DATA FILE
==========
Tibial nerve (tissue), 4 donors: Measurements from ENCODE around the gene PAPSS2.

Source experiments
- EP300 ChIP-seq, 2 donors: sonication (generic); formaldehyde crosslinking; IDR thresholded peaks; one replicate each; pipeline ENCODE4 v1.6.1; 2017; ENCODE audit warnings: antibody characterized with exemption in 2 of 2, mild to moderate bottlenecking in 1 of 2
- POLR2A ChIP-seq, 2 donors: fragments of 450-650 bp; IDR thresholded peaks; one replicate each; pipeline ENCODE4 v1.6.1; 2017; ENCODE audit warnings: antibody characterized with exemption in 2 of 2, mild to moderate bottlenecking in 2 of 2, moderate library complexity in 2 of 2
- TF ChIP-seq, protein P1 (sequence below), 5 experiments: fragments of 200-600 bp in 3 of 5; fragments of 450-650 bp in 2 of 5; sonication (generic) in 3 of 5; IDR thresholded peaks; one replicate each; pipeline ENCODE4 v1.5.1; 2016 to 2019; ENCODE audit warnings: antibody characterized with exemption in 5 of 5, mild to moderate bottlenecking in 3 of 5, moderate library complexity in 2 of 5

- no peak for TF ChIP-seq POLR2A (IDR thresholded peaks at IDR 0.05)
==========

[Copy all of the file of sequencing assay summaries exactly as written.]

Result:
Tibial nerve (tissue), 4 donors: Measurements from ENCODE around the gene PAPSS2.

Source experiments
- EP300 ChIP-seq, 2 donors: sonication (generic); formaldehyde crosslinking; IDR thresholded peaks; one replicate each; pipeline ENCODE4 v1.6.1; 2017; ENCODE audit warnings: antibody characterized with exemption in 2 of 2, mild to moderate bottlenecking in 1 of 2
- POLR2A ChIP-seq, 2 donors: fragments of 450-650 bp; IDR thresholded peaks; one replicate each; pipeline ENCODE4 v1.6.1; 2017; ENCODE audit warnings: antibody characterized with exemption in 2 of 2, mild to moderate bottlenecking in 2 of 2, moderate library complexity in 2 of 2
- TF ChIP-seq, protein P1 (sequence below), 5 experiments: fragments of 200-600 bp in 3 of 5; fragments of 450-650 bp in 2 of 5; sonication (generic) in 3 of 5; IDR thresholded peaks; one replicate each; pipeline ENCODE4 v1.5.1; 2016 to 2019; ENCODE audit warnings: antibody characterized with exemption in 5 of 5, mild to moderate bottlenecking in 3 of 5, moderate library complexity in 2 of 5

- no peak for TF ChIP-seq POLR2A (IDR thresholded peaks at IDR 0.05)